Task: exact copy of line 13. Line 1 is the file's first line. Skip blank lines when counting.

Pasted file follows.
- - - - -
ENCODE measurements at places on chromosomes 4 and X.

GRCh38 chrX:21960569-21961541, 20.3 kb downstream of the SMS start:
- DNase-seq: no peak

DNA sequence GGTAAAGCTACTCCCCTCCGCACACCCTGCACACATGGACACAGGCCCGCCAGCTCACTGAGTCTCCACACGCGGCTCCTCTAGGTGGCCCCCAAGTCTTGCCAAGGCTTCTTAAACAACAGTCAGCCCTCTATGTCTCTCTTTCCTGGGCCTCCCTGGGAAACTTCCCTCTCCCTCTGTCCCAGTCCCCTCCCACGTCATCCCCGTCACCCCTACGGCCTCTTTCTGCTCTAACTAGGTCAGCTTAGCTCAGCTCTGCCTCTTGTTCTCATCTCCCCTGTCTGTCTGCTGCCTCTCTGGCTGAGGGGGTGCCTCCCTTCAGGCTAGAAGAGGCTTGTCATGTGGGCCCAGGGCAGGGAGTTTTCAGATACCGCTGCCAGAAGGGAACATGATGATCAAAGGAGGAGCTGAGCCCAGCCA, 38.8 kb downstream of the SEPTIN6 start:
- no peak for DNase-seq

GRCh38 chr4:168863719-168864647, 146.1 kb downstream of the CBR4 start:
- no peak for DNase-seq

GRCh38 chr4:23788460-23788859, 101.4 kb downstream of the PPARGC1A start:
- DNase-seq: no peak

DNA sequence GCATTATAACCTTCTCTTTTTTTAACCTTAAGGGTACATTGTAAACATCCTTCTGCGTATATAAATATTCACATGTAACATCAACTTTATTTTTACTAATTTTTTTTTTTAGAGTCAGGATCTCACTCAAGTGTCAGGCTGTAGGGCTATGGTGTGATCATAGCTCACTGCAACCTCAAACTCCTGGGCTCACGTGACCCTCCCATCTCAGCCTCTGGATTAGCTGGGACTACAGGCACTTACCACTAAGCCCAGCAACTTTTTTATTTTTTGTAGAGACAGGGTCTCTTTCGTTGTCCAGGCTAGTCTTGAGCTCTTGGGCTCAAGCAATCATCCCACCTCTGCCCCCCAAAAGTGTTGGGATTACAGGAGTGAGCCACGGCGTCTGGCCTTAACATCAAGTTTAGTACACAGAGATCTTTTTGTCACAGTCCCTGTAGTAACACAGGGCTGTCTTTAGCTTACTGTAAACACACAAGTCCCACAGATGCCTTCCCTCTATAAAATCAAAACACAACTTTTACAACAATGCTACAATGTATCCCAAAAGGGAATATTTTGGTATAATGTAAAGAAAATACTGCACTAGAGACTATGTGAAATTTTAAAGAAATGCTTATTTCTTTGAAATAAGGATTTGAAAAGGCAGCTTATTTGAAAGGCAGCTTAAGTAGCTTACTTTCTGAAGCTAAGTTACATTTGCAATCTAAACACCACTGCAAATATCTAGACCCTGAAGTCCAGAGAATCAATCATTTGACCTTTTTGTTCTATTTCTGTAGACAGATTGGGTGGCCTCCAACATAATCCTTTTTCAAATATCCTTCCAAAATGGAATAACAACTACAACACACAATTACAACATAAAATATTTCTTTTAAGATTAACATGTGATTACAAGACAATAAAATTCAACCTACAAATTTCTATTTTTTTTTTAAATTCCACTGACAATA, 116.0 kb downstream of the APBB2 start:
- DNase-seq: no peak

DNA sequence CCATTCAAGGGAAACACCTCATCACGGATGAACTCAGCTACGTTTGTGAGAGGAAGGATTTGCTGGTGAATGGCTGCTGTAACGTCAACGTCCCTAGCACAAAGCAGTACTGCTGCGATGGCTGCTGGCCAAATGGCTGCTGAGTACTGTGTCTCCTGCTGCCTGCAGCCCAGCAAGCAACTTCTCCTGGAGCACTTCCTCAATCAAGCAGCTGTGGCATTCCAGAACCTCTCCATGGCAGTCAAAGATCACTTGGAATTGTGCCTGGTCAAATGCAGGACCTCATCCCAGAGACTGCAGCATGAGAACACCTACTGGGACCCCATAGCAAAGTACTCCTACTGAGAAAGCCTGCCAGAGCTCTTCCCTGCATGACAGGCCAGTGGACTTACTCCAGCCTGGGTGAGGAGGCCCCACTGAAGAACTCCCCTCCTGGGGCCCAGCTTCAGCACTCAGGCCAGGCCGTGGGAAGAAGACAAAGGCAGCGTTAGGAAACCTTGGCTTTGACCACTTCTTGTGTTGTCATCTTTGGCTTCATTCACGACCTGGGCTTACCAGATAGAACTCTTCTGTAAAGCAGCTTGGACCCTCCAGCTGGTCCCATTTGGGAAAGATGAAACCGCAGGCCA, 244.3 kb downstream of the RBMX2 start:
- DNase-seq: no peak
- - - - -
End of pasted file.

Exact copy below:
- DNase-seq: no peak